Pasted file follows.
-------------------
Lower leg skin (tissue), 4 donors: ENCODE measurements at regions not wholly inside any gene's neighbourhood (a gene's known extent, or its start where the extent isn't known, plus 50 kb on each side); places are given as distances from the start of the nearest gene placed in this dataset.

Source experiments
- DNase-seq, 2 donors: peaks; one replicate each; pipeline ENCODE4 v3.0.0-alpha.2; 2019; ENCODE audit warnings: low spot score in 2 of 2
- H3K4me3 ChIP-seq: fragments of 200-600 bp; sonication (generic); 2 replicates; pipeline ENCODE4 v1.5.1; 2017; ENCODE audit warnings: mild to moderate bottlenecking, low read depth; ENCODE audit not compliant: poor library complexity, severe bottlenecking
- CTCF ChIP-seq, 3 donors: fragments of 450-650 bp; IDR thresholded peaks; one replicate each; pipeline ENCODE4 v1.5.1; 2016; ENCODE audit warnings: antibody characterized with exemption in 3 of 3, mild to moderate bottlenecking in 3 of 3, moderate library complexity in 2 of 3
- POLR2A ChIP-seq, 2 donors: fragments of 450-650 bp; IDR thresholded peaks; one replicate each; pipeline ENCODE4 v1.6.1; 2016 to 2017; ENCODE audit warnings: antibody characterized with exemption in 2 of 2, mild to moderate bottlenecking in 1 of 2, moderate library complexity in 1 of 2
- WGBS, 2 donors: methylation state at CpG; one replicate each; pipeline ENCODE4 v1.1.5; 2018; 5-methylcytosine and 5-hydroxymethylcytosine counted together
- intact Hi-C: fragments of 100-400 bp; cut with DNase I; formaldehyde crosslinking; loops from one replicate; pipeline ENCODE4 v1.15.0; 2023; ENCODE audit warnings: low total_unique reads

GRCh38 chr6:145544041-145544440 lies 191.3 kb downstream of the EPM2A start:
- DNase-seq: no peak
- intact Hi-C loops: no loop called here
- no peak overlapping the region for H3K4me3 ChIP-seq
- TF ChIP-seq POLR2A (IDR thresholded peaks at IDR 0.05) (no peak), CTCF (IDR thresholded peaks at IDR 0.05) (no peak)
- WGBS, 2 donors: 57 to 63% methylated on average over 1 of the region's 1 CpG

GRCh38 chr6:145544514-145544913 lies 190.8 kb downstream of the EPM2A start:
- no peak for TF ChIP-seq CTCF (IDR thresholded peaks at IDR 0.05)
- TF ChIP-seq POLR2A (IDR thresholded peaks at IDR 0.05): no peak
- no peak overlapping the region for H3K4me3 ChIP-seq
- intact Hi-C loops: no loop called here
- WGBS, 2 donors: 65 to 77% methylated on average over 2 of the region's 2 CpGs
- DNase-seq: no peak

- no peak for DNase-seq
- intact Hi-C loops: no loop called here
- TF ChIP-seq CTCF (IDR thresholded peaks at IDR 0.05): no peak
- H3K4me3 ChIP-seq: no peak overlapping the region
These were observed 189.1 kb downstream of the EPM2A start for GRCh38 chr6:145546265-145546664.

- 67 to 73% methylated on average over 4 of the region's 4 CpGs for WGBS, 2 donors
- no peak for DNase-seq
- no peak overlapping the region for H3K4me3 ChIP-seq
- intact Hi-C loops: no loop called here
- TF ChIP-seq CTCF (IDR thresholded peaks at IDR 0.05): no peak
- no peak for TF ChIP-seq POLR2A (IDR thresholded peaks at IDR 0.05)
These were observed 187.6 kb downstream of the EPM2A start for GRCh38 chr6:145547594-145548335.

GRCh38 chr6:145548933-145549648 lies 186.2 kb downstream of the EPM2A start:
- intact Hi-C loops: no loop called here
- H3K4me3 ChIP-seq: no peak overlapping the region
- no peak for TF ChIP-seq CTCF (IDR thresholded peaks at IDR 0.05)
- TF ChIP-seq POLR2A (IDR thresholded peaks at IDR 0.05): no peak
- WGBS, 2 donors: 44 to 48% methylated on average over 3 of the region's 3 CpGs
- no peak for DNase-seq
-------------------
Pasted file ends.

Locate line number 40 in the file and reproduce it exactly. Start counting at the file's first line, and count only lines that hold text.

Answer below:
- no peak for DNase-seq